Dancing flames erupt from teppan grills, illuminating the captivated faces of diners seated around the tabletop grill. The roaring fires are tamed by Sakura's highly skilled chefs, who playfully flip spatulas in the air before sizzling up plump morsels of teppanyaki steak, chicken, and seafood. Behind the sushi bar, chefs fold fresh fish into both raw and cooked specialty rolls, which reporters from Tucson Weekly lauded as "some of the most delicious seaweed, sweet vinegar rice and raw fish concoctions imaginable."
Kimono-clad waitresses glide through the lively dining rooms, bearing plates of sushi, vegetarian and vegan dishes, and colorful specialty cocktails. In the sports bar, the walls grasp massive flat screens and hundreds of pictures of the owner posing with local celebrities—from weather girls to the neighborhood grocery’s bag boy of the month. Towering chrome heaters warm the tabletops of the expansive outdoor patio, where colorful lights and hanging flags set the stage for live music performances each night.
Under the expert guidance of master chef Shunichi Funakoshiya, Bushi anoints bare platters with savory Asian specialty dishes. A hefty dinner menu silences incessant stomach whines with platters such as spicy garlic shrimp, which blends oceanographic flavors with a garlic sauce ($12.99), or the classic beef teriyaki ($13.99). Wrap chopsticks around an item from the extensive sushi menu, touting such rolled and raw favorites as kani (crab) rolls ($3.50 for 2 pieces) and unagi (freshwater eel) rolls ($4.50 for 2 pieces). Noontime noshing begins with a two-item chuushoku, or lunch, ($9.99) allowing diners to custom-build their meals from exotic morsels such as Korean-style bulgogi—marinated beef sliced thinly enough to be folded into a fortune teller or flightless bulgogi airplane.
The menu at On A Roll is a sprawling list of authentic Asian cuisine, sushi, and Southwestern flourishes. Tuna tacos eschew traditional tortillas in exchange for crunchy wontons, paving the way for entrees such as bulgogi or peppered shrimp. In addition to traditional sashimi and rolls such as tuna, scallops, or yellowtail, specialty rolls invoke combinations such as the "Dang Good," a roll with shrimp tempura, cream cheese, and avocado, all topped with sweet chipotle-sauce.
Owner and chef Allen Yap began his culinary career in 1991, cooking alongside his mother and father at the family's first restaurant, which they founded after relocating to Tucson from Malaysia. Inspired by his childhood in Asia and driven by a desire to innovate, he took the reins at Neo Malaysian Kitchen and designed a menu that incorporates the spices, cooking methods, and flavors of Chinese, Japanese, Thai, Vietnamese, Indian, and Malaysian cuisine. The resulting blend of sushi, spicy noodle dishes, and aromatic curries earned his restaurant the award for Best Asian Cuisine & Sushi from Arizona Foothills magazine in 2011.
Along with the inventive brand of fusion fare, bartenders keep spirits high by mixing potent cocktails, pouring glasses of sake, and disguising bottles of domestic and imported beers as adorable kittens. The wine cellar brims with hand-selected varietals from the vineyards of Italy, Washington, and Napa Valley, including the Uppercut cabernet sauvignon, which teems with notes of dark fruit, expresso, violet, and spices.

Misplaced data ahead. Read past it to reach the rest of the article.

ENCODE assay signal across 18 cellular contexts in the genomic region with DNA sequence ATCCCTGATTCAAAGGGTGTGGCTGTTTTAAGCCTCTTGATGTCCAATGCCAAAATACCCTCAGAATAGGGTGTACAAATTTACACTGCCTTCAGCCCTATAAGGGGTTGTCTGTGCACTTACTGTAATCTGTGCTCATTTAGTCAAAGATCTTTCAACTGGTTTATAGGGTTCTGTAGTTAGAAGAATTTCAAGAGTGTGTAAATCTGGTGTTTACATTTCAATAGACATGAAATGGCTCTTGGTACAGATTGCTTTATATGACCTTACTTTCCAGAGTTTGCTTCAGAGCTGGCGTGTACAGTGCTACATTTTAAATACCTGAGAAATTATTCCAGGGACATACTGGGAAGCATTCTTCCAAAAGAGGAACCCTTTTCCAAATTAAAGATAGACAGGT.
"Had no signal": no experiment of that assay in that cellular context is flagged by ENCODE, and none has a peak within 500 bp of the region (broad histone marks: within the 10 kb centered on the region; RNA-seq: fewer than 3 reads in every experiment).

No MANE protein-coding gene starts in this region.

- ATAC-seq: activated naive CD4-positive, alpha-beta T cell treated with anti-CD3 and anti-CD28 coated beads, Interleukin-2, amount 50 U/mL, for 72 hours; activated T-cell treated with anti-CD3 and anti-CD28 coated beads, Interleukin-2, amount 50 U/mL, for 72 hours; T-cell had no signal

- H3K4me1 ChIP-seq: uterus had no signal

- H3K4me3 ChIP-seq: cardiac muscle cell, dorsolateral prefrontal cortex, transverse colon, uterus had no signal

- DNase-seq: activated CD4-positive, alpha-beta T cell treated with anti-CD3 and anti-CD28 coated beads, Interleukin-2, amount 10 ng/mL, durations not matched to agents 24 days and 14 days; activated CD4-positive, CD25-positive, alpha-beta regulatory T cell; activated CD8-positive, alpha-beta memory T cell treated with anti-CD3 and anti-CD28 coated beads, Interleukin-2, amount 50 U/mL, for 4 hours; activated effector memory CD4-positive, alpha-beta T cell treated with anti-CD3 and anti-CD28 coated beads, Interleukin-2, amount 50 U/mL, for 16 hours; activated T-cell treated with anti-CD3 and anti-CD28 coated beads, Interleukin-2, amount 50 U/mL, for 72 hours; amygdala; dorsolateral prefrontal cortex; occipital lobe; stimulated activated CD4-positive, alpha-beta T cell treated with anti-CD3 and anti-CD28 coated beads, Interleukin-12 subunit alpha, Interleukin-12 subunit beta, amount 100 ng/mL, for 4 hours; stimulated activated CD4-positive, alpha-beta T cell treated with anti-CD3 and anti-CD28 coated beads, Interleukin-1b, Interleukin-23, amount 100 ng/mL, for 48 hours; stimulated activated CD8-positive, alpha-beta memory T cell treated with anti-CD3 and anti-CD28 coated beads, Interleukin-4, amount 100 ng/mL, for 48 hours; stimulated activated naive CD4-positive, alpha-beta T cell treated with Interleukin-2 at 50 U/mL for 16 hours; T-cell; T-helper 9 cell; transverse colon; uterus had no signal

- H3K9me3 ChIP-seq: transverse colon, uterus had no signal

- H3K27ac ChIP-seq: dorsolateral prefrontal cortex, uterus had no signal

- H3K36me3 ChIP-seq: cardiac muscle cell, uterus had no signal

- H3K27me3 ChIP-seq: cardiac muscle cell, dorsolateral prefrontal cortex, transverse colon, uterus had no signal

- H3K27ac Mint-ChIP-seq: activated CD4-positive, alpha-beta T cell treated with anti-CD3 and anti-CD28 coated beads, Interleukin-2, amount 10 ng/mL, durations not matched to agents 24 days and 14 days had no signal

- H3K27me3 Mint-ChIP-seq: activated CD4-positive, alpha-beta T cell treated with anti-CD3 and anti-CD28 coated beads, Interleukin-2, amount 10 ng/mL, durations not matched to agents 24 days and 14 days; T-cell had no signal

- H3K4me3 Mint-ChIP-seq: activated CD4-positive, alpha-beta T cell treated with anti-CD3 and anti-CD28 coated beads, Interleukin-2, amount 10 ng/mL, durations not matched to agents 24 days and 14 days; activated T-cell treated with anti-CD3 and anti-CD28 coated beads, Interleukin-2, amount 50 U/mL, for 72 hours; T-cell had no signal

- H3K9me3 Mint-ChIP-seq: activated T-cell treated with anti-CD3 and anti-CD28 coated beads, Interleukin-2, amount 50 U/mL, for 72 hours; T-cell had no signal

The restaurant's theme of updating the traditional carries over into its decor, which features stone walls inlaid with small statues. Towering bamboo shoots coil beneath modern, curved lanterns that hang from the ceiling and light the dining room as delicately as a beach ball hosting a firefly high-school reunion.
Tom and Kenny Lam's recipe for delectable banh mi—Vietnamese sandwiches on a baguette—is a matter of public record. The Arizona Daily Star sought out the father-and-son team to publish their techniques, guiding readers through prepping the bread, pickling the vegetables, and marinating the pork. The instructions stem from the kitchens of iLuv Pho, the restaurant owned by Tom and managed by Kenny, where their variations of banh mi comprise a popular lunchtime segment of the menu.
The sandwiches have been labeled "out of sight" by Tucson Weekly, though they only cover a small subheading of the Lams' authentic Vietnamese plates. Also on the list are hearty bowls of pho, dappled with rice noodles, beef, and seasonings. Curries and stir-fries imbue entrees with fiery aftertastes, combated by the cool sips of slushes in flavors such as mango, red bean, and coconut. Chewy balls of tapioca—or boba—hide inside the frosty drinks, waiting to be slurped through straws or launched into a free-for-all game of marbles.
At Azian Restaurant Sushi & Korean BBQ, chefs take care to form every sushi roll by hand following traditional Japanese techniques, but they ask for a little help preparing their Korean barbecue dinners. After marinating pork and beef in soy sauce, garlic, pepper, sesame oil, and sugar, chefs send the uncooked meats to tables where guests take command and grill their meals on a gridiron to seal in flavor and football metaphors. Guests sear meats on the tabletop cooking surfaces and can round out their suppers with warm, baked lobster rolls, hot bottles of sake, and cool scoops of green tea ice cream.